News & Politics

A Night Out: ‘Thelma & Louise’ at the Phillips Collection

Congresswoman Jane Harman and Senator Susan Collins host a movie screening in conjunction with The Week Magazine.

Senator Susan Collins admires 'Luncheon of the Boating Party' on her way to watch 'Thelma & Louise.' Renoir's painted proved to be more popular among guests than the film.

What: Cocktails, dinner, and a screening of Thelma & Louise, the 1991 Susan Sarandon & Geena Davis Oscar winner about two Arkansas women who shoot a rapist and take off in a turquoise ’66 Thunderbird convertible.

Where: The Phillips Collection, 1600 21st Street, NW. Dinner in the historic Music Room; movie in the new 180-seat auditorium.

When: Wednesday, September 19, 6:30 PM

Who: A large assortment of Washingtonians in dark suits (summer is officially over) gathered for drinks and dinner in the oldest portion of the museum. Phillips board chairman George Vradenburg collaborated with Washington editor Margaret Carlson and her team at The Week Magazine to host the evening in honor of Congresswoman Jane Harman (D-Calif.) and Senator Susan Collins (R-Maine). Also present: the Bradlee family—Ben and Sally Quinn with their son, Quinn. A handful of senators and congressmen conversed with a healthy mix of journalists (Tony Blankley of the Washington Times, Lee Aitken, Mike Allen of Politico), executives (Steven Collick, president and publisher of The Week), politicians, and at least one FBI agent.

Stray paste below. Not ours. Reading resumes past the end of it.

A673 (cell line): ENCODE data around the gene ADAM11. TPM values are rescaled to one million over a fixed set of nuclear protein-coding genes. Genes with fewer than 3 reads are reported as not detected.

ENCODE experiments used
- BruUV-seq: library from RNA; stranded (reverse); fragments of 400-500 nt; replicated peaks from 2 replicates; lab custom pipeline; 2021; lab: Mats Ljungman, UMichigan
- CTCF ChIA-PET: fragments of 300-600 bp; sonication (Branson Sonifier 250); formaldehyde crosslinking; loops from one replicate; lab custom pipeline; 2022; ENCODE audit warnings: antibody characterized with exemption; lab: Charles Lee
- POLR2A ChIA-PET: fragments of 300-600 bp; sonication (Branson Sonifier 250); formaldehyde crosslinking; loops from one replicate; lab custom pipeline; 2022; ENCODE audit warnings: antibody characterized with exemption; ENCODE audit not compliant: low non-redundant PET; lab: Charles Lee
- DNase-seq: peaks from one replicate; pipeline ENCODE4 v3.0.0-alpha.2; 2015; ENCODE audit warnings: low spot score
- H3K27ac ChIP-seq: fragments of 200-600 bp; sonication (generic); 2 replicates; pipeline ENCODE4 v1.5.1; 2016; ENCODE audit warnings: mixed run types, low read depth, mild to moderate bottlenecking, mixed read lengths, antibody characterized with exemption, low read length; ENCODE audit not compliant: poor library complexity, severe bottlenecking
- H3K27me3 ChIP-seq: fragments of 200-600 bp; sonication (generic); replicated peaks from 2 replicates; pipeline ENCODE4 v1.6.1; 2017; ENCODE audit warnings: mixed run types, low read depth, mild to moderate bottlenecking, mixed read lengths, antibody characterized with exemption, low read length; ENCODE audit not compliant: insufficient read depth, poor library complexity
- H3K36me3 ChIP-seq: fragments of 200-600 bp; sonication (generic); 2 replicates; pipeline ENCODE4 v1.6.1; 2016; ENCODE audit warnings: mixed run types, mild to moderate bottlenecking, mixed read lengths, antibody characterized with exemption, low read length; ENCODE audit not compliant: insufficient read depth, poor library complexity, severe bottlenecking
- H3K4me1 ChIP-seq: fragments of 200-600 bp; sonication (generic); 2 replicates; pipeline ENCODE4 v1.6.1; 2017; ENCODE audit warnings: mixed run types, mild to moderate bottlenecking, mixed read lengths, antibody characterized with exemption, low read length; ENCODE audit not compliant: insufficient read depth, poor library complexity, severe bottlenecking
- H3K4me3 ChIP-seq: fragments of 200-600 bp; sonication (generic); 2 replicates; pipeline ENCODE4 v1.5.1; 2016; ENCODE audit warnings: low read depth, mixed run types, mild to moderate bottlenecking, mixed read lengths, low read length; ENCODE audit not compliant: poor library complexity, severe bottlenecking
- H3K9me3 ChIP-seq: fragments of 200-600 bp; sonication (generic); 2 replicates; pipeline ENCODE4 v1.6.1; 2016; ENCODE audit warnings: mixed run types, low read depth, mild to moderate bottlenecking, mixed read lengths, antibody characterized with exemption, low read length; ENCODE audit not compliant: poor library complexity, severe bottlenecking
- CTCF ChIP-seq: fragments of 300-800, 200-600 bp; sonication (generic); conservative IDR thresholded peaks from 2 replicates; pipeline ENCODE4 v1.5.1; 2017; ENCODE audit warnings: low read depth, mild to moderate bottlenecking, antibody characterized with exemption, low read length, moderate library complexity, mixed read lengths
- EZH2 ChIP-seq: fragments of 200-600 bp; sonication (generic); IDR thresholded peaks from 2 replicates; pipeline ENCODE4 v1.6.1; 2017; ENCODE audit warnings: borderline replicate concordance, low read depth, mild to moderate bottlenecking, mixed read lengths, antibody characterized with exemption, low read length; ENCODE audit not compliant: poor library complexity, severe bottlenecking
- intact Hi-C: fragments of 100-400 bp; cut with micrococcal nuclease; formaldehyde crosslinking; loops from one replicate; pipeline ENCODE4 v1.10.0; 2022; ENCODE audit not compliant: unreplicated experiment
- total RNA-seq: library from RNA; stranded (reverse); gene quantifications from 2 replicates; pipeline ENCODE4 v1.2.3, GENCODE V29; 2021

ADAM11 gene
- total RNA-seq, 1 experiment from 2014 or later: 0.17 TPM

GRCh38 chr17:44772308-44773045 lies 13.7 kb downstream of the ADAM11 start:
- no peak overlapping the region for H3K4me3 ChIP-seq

Why: The Week periodically asks politicians to screen their favorite films.  When told Thelma & Louise wouldn’t qualify since it isn’t about Washington (never mind Thelma’s wild night with Brad Pitt’s character), Harman responded, “What about women robbers who drive over a cliff isn’t about Washington?” On a more serious note, she said: “No one believes people of different parties can’t be friends in Washington. It makes a huge amount of difference to have a good friend.” Harman, who has a reputation to be “tough as nails” was referring to, among other things, her work with Collins on Homeland Security and intelligence legislation. Collins is known to be the gentler of the two fast friends.

Food: Guests had no excuse for not consuming their five-a-day portion of vegetables by the end of the evening. The well-roasted veggies were plentiful—and a good complement to the grilled-chicken entrée. Three types of mashed potatoes accompanied the platters of peppers, asparagus, tomatoes, green beans, zucchini, and spinach. Dessert was delivered on tiered silver trays. Miniature pecan cinnamon rolls on lollipop sticks were the favorite of the night, followed closely by chocolate brownies and an assortment of small truffles.

Drink: The drink was as plentiful as that depicted in Renoir’s Luncheon of the Boating Party, which the crowd passed on its way to the theater. Guests could visit the bar prior to dinner and were provided with a steady stream of wine throughout the meal.

Scene: The event was focused around the showing of Thelma & Louise, but very few guests stayed to watch the film. Perhaps most guests had already seen it—or maybe they were just  early-to-bed-on-Wednesday-night types. One thing was clear: They enjoyed the meal and pleasant company before the screening. The wood-paneled music room created an intimate setting and tables for ten people at dinner allowed guests to chat comfortably. Carlson delivered a brief introduction and then offered a bottle of wine and a subscription to The Week to the guest who could recall three films besides Thelma & Louise with couples names in the titles. Sally Quinn was quick to answer, listing Bonnie & Clyde, McCabe & Mrs. Miller, and Butch Cassidy and the Sundance Kid. When Harry Met Sally and Romeo & Juliet were other titles shouted across the room. Despite such movie hype, no more than 20 or the nearly 100 guests  descended into the new auditorium.

Boldface names: 2.5 (out of 5)
Swankiness: 3 (out of 5)
Food/drink: 3 (out of 5)
Exclusivity: 2.5 (out of 5)
Total Score: 11 (out of 20)

Seating assignments
Phillips Collection theater